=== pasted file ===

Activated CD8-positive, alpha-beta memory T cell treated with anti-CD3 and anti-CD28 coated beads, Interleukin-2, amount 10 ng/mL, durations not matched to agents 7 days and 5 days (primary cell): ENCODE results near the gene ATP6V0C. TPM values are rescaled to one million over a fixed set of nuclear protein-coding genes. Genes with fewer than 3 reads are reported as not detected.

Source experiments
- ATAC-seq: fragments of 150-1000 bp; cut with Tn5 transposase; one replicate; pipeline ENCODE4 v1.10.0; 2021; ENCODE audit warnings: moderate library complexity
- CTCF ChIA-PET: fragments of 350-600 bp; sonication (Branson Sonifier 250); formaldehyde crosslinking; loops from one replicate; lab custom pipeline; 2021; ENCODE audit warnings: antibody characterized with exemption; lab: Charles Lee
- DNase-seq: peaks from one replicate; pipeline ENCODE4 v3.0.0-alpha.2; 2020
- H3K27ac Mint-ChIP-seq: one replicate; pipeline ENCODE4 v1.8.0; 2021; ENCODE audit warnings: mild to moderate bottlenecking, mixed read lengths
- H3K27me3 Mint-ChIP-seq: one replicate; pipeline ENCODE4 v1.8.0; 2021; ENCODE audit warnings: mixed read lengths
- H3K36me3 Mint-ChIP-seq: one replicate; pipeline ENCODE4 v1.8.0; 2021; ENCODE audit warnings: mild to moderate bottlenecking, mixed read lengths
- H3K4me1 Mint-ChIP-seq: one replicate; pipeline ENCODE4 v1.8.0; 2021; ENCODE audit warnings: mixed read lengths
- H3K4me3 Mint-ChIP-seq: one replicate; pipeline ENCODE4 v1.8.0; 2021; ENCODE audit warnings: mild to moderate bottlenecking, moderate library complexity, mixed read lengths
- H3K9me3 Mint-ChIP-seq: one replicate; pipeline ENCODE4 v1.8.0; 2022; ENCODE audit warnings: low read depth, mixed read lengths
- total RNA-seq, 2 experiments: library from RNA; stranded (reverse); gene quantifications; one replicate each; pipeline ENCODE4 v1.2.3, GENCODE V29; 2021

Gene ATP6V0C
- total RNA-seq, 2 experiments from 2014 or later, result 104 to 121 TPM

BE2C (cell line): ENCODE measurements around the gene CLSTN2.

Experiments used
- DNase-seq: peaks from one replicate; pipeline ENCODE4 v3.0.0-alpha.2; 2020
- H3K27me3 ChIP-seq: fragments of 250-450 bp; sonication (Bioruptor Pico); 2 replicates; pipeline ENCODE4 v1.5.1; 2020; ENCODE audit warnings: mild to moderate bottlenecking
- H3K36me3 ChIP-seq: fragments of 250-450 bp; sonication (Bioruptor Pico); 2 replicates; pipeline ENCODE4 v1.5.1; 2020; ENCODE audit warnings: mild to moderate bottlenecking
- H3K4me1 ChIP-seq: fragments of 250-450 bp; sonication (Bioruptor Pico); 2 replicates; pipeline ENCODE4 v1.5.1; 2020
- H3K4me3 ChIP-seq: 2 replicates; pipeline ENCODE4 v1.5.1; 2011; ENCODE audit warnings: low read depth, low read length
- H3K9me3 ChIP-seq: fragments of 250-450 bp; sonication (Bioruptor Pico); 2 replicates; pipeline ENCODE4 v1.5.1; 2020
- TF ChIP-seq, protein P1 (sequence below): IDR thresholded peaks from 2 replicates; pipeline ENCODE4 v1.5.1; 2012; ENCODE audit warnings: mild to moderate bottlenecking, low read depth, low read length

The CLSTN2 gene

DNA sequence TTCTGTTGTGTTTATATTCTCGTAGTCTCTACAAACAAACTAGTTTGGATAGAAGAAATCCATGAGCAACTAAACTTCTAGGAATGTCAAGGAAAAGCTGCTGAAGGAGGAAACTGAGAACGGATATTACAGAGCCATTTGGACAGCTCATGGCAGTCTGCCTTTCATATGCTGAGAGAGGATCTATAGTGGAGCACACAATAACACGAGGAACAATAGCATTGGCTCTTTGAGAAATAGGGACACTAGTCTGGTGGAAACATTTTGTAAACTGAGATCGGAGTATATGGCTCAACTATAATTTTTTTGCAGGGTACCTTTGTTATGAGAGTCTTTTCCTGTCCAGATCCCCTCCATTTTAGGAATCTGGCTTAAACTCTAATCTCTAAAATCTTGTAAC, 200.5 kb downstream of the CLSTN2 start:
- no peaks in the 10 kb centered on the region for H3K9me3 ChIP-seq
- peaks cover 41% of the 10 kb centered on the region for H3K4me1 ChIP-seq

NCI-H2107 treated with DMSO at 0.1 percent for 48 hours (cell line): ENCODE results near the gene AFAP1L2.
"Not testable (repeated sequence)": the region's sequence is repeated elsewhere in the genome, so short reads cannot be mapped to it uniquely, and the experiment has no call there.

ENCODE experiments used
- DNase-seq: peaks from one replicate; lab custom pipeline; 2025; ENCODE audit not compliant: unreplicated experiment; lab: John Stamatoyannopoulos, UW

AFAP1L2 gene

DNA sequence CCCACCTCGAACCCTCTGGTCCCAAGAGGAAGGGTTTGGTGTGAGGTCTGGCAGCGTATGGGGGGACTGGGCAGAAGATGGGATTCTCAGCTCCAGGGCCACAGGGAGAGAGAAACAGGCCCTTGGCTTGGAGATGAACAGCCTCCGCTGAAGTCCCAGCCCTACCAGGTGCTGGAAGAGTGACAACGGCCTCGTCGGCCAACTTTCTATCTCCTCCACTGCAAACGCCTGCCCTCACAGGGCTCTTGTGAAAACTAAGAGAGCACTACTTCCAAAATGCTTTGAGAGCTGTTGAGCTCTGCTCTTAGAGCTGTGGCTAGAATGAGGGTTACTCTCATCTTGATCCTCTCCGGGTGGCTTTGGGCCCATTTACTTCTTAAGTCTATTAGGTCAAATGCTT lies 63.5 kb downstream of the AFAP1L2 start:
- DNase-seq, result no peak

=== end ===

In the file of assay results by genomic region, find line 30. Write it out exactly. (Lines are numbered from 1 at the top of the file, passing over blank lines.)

ENCODE experiments used